"I would like to spare the time and effort of hack reviewers—and, generally, persons who move their lips when reading and cannot be expected to tackle a dialogueless novel when so much can be gleaned from its Foreword—by drawing their attention to [the following details]…"
It's a fine, reasonably engaging thematic idea, delivered in precise, sometimes humorous prose and explored and staged successfully. But Nabokov wants to make sure he receives credit for the grander literary strategies he employs as well. After pointing out for us some symbolist imagery that has been laid in during the early chapters (thus making it intentional, you see), he makes sure we appreciate the recurring notion of a checkerboard pattern from which our protagonist cannot escape. Again from the Foreword:
"….That floor with the white and blue squares where he found and scanned from his throne imaginary continuations of the match game in progress; or a teasingly asymmetrical, commercially called 'agate,' pattern with a knight move of three arlequin colors interrupting here and there the neutral tint of the otherwise regularly checkered linoleum between Rodin's 'The Thinker' and the door; or certain large glossy-black and yellow rectangles whose H-file was painfully cut off by the ocher vertical of the hot-water pipe…"
What we (the readers) are left with is a story that is often handsomely written and sturdily crafted, but which rarely has energy or narrative drive. I turned the pages as a matter of duty rather than from a desire to see what will happen next; that impish Foreword also chooses to reveal the novel's concluding, climactic moment in its fourth paragraph. Nabokov wants us so ensconced in the descriptive details of the scene—all the better to paint Luzhin as a slobbish, sad figure when contrasted against comfortable, elegant settings—that there is little urgency to most of the moments, either mental or physical. Luzhin's Chapter Eight tournament confrontation of his nemesis Turati marks a high point, and here the reader feels Luzhin's tension and disorientation brilliantly. For a novel where the author revels in his chess-like manipulation of thematic ideas, it is ironic that the book might have been more effective at half its length; doing so might eliminate the feeling that we move from one emotional plateau to another and instead give Luzhin's arc and descent some streamlined immediacy. But what do I know? I'm a terrible chess player.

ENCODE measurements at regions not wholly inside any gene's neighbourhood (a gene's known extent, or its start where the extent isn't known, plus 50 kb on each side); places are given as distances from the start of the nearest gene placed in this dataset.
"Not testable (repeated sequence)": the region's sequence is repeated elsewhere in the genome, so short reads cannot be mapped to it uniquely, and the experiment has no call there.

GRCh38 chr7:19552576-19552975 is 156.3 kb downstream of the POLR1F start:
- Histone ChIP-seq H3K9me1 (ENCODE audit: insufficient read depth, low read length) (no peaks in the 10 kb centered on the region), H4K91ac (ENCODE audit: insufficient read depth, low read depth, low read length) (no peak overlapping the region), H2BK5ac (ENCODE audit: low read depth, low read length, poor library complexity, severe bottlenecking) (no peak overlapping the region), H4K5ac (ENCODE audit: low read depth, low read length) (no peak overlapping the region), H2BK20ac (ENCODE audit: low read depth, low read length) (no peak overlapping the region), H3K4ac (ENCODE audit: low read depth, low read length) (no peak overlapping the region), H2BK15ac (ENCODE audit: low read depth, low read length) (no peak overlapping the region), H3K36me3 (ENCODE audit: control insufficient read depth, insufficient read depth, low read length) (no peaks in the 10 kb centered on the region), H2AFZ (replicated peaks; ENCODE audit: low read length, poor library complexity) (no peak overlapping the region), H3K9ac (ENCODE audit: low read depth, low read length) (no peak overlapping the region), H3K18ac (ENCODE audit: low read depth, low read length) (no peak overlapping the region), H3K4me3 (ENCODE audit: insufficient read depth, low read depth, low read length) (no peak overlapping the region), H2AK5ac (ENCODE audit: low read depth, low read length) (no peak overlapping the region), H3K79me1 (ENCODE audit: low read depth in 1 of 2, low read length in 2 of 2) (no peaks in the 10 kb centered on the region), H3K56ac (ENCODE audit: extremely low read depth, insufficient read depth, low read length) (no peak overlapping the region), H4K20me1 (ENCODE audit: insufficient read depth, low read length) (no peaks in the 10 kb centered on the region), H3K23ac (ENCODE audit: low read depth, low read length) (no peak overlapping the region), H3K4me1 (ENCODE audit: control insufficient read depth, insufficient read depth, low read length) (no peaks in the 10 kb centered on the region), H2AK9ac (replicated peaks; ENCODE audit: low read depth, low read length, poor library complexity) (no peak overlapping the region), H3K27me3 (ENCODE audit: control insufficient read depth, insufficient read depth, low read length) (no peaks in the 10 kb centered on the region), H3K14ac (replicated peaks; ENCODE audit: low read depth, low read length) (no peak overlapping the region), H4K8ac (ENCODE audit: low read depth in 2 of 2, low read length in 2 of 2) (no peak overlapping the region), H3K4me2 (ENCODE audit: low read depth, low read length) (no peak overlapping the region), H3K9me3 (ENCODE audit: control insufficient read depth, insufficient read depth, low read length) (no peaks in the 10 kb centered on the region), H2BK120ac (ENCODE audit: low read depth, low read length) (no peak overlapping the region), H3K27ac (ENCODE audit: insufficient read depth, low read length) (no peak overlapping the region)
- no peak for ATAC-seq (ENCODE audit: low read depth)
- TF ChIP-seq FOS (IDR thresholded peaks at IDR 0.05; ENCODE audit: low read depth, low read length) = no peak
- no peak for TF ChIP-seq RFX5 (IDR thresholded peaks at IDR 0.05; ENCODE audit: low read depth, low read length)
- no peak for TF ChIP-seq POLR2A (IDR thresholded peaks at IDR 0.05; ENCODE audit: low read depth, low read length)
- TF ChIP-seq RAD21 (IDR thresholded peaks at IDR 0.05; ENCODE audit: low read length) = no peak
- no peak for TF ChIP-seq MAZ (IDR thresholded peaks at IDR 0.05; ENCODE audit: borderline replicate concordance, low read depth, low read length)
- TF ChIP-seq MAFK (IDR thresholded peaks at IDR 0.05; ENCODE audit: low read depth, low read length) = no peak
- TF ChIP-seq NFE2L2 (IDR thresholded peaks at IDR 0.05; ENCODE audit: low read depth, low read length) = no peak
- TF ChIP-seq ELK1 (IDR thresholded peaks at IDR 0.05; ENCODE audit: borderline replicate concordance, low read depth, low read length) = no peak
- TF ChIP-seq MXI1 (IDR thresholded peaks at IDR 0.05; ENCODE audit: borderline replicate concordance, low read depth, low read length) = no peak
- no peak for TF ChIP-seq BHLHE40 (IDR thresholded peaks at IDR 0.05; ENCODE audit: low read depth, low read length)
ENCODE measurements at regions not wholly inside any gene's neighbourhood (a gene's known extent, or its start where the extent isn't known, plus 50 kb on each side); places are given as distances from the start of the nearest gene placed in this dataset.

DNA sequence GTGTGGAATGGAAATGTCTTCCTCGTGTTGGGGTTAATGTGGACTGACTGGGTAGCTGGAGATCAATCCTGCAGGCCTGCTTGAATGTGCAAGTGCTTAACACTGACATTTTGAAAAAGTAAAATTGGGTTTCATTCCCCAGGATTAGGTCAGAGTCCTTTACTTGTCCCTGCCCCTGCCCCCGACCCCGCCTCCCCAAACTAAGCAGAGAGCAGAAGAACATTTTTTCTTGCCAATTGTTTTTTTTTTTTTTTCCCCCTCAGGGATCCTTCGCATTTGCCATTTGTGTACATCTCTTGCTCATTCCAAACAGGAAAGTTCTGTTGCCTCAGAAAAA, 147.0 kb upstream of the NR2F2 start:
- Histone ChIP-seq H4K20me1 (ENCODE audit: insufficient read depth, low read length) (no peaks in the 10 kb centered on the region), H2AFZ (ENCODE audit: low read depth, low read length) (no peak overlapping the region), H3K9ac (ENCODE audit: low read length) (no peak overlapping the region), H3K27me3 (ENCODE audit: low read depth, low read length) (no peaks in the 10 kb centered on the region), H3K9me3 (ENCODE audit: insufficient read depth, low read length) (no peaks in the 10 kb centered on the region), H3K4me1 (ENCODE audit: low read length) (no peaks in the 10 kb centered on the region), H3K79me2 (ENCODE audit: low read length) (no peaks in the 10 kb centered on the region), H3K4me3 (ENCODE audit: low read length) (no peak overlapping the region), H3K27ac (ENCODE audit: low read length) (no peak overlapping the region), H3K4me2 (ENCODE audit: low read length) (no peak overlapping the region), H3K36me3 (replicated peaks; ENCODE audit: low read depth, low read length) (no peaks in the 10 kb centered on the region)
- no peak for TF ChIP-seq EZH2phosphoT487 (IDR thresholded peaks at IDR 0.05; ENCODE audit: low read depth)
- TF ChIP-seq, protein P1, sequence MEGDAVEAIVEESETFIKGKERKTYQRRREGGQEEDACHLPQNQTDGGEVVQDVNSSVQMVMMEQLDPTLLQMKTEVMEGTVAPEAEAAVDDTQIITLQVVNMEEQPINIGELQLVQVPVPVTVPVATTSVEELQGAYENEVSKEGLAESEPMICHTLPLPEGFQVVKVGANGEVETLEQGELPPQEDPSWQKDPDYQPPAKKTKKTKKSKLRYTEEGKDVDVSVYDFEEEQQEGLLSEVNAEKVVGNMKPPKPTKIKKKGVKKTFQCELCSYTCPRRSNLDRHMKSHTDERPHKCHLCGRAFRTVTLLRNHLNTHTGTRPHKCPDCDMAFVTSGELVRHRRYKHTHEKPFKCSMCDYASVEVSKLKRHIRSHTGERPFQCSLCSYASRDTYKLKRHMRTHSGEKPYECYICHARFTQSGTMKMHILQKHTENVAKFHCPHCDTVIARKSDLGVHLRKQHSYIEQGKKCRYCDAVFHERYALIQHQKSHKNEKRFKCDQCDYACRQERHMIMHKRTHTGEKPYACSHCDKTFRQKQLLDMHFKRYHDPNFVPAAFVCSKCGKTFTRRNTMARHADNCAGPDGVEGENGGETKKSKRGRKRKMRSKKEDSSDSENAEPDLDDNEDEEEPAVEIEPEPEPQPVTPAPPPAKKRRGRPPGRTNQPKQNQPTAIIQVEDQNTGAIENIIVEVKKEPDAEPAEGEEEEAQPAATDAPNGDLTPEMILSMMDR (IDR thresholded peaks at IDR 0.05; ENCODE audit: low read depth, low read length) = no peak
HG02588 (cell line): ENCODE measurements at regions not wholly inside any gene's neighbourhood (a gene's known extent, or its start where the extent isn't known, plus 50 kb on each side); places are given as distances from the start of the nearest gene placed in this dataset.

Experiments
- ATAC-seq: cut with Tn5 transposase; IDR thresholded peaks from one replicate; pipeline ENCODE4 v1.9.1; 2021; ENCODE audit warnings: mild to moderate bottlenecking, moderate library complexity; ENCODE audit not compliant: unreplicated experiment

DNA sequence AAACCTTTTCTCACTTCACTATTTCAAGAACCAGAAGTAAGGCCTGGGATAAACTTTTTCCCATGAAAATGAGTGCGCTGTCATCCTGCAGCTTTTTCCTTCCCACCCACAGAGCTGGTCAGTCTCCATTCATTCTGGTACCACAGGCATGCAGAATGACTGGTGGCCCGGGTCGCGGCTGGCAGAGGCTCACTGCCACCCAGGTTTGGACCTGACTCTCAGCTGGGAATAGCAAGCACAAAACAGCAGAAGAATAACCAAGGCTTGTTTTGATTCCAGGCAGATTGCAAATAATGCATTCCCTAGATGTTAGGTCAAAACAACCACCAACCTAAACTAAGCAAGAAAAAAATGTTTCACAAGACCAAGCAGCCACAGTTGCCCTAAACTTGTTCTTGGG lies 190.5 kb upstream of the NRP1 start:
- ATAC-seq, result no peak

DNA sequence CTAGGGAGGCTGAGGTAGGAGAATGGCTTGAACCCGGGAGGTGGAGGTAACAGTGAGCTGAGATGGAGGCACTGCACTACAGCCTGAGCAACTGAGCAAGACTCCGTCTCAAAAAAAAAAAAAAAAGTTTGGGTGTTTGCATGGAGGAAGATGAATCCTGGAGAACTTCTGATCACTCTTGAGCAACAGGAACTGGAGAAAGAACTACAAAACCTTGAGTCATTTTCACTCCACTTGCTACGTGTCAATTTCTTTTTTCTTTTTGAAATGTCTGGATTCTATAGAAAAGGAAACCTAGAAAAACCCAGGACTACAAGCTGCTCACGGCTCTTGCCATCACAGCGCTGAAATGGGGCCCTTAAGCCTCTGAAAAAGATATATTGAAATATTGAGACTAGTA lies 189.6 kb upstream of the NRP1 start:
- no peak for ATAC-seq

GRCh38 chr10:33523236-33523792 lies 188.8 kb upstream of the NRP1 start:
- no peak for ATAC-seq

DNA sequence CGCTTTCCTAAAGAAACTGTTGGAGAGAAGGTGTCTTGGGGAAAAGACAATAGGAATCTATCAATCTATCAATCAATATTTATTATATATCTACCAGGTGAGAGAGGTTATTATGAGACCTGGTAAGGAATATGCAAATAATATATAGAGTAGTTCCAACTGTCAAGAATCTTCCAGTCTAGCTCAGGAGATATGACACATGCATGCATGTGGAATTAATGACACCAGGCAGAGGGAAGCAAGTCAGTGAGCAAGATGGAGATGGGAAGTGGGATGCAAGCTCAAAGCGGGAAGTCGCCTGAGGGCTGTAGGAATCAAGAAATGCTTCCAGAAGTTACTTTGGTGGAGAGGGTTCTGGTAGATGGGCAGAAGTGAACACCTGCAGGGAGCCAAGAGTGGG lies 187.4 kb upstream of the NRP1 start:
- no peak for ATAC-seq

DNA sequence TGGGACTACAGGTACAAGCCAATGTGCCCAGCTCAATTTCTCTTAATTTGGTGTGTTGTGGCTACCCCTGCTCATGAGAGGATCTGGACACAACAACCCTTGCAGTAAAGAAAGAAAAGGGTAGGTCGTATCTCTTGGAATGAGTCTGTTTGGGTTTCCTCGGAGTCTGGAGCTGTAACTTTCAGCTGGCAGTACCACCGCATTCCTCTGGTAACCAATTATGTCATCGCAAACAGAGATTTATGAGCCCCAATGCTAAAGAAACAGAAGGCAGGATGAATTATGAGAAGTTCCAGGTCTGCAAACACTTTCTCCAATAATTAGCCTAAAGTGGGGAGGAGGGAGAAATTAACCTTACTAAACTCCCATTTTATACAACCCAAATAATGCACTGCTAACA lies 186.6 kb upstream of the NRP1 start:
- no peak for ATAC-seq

Let me note two things: I haven't read much of Nabokov, but what I have experienced (aside from the lesser Luzhin Defense) has been beguiling and memorable. Lolita (1955) truly is chess-like in its allusions and masterful in how the author builds Humbert Humbert as a delusional narcissist who is somehow both pathetic and strangely charming. And the slim 1930 novel The Eye is both a satire of detective fiction and a playful meditation on how (and why) to validate individual existence. I'm sure I will read more Nabokov, but this particular book felt superficial and precocious.
Yet I chose it because the plot sounded intriguing—it was more so in concept than in languorous execution—and because Nabokov biographer Brian Boyd called The Luzhin Defense one of the author's "most heartwarming works, and the one I often recommend to wary readers as the place to begin." If so, then those neophytes (who may very well move their lips as they read) will need to exercise patience, as characters, plot, and prose alone are hardly gripping enough to keep one interested in the moves on the board as we advance listlessly toward checkmate.